The Local and Regional Governments Roundtable that took place in WUF 10 was a powerful moment for our constituency, allowing for direct exchanges among mayors, ministers, and other high-level representatives of national governments.
Set around two moments, participants addressed the state of governance in their countries, and how to take steps to ensure better understanding and the transformation of the multilevel system.
Over 10 Ministerial representatives from Afghanistan to Botswana, Ecuador to Malaysia exchanged with Mayors from all continents from Banjul to Utrecht, Tunis, Subang Jaya and San Leopoldo.
“If we want to get cities right, we need the necessary enabling environment. We need to recognize governance as necessary to improve the life of people everywhere.” Said the Executive Director of UN-Habitat, Maimunah Sharif, who opened the Round Table seen as an important complement to the World Assembly of Local and Regional Governments that was held the day before.
“We urge all national, subnational and local governments, as well as all relevant stakeholders, in line with national policies and legislation, to revitalize, strengthen and create partnerships, enhancing coordination and cooperation to effectively implement the New Urban Agenda and realize our shared vision” (Paragraph 21 of the New Urban Agenda)
The Assistant Secretary General Assistant Administrator and Director of the Bureau for Policy and Programme Support, of UNDP Haoliang Xu facilitated the discussion emphasizing the important link between the New Urban Agenda and the SDGs.
The discussions where organized focusing on key paragraphs of the New Urban Agenda. Both Mayors and Ministers gave their perspective on how these related to their day to day work and the challenges that were still faced to achieve full implementation.
Throughout the first panel, mayors highlighted the importance of decentralization and local and regional autonomy to be able to act and to carry out the agendas in unison, and in particular to carry them out in communities. Both mayors and ministers called for implementing sound coordination mechanisms, to ease the relationship among spheres of government, and to allow a more fluid implementation of the agendas of the ground.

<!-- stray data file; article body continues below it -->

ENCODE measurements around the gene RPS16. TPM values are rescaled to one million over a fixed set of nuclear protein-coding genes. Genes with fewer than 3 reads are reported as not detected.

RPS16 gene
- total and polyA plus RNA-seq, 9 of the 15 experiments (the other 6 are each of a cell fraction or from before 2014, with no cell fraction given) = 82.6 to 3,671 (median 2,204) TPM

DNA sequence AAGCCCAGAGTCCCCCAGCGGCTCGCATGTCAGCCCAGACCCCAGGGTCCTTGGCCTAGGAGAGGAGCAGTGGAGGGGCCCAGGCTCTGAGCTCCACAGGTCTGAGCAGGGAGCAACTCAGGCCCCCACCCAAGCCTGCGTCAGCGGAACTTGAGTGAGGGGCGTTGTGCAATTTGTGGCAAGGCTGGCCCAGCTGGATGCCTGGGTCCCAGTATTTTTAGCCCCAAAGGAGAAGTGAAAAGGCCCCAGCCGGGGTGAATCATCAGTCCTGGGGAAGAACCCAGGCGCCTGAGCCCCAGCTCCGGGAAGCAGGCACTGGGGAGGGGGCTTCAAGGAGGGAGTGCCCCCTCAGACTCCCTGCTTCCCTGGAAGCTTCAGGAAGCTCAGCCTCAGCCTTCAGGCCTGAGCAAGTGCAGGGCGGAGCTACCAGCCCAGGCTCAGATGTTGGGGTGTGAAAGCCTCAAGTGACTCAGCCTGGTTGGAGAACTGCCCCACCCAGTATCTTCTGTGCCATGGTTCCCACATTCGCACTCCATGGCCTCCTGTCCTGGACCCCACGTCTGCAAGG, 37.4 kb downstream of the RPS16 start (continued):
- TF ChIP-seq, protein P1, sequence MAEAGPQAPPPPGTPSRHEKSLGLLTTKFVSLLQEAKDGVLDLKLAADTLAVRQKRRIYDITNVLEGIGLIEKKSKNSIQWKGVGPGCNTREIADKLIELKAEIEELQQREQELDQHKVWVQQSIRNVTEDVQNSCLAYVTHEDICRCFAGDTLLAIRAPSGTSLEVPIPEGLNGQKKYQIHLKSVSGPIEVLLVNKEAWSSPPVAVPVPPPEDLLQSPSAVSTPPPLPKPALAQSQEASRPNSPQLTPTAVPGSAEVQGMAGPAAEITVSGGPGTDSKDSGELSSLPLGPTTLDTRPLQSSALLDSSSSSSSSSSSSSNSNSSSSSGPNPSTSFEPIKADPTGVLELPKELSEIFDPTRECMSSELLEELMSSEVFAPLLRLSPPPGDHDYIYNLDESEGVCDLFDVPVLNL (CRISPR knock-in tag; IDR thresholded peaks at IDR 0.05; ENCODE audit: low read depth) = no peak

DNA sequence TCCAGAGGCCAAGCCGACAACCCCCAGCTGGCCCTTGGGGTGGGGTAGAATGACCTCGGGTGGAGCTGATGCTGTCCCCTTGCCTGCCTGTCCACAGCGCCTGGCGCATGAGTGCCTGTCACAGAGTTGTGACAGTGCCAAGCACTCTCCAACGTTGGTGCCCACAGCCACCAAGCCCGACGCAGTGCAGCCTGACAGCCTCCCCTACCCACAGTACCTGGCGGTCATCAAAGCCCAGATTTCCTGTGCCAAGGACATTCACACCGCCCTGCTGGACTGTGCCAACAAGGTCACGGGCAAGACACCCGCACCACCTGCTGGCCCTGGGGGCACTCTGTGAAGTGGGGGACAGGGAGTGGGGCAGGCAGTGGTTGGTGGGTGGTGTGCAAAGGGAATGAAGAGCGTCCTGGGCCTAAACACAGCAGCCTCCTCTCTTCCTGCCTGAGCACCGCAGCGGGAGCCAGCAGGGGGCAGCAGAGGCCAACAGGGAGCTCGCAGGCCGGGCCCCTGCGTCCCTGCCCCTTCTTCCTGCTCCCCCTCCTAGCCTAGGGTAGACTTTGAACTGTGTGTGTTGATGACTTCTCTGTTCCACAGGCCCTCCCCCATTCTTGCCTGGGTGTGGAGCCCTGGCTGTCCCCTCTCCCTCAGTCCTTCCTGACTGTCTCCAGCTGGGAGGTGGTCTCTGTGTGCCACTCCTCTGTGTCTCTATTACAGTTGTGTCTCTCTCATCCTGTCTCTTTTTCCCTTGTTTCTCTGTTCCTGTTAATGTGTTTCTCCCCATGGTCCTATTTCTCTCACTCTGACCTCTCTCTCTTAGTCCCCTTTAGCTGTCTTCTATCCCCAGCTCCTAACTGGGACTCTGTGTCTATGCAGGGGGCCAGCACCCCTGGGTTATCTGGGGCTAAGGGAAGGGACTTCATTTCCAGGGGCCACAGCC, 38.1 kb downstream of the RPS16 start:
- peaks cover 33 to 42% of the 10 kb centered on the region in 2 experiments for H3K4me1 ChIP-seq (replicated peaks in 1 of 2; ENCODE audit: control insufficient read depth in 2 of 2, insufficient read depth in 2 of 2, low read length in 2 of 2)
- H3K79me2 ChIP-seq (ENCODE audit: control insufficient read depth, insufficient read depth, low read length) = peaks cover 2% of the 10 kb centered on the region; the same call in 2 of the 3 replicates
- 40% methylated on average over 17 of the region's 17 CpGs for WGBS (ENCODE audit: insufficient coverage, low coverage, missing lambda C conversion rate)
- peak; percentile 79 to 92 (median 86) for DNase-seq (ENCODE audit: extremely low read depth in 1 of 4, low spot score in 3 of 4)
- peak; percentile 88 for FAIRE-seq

The role of communities was also highlighted by mayors, in particular those from the Global South, who explained how embracing the voices and demands of the civil society allowed for better governance, had allowed to foster transparency and accountability, and to provide recommendations to local and regional governments in issues such as gender equality, addressing informalities, and the right to the city.
Throughout the session, mayors addressed, in particular, the need to ensure trust among governments to achieve the agendas, and to enhance competencies and resources to carry out projects. Furthermore, they asked ministerial representatives to listen to communities, and to their closest representatives.
Ministers from national governments addressed national plans, upscaling efforts from the local sphere, and all country policies, as well as the efforts being done. This was especially true in countries facing difficulties such as Afghanistan, which had undertaken a programme to empower communities through social auditing, to allow for community involvement in decision-making to truly shine.
“We acknowledge the importance of local governments as active partners in the followup to and review of the New Urban Agenda at all levels and encourage them to develop, jointly with national and subnational governments, as appropriate, implementable follow-up and review mechanisms at the local level, including through relevant associations and appropriate platforms. We will consider strengthening, where appropriate, their capacity to contribute in this respect.” Paragraph 163 of the New Urban Agenda
Ministers also highlighted efforts being made in issues that affect communities directly. Provision of decent housing, and efforts in regards to the financing of local councils, were shared by ministerial representatives who stated that the goal was, indeed, to leave no one behind.
Our constituency remains hopeful that these dialogues will be consolidated in the framework of the United Nations, and we need to go beyond sharing experiences and needs, and become more frequent and fluid in order to become a structured dialogue between our sphere of government, national governments, and the international system.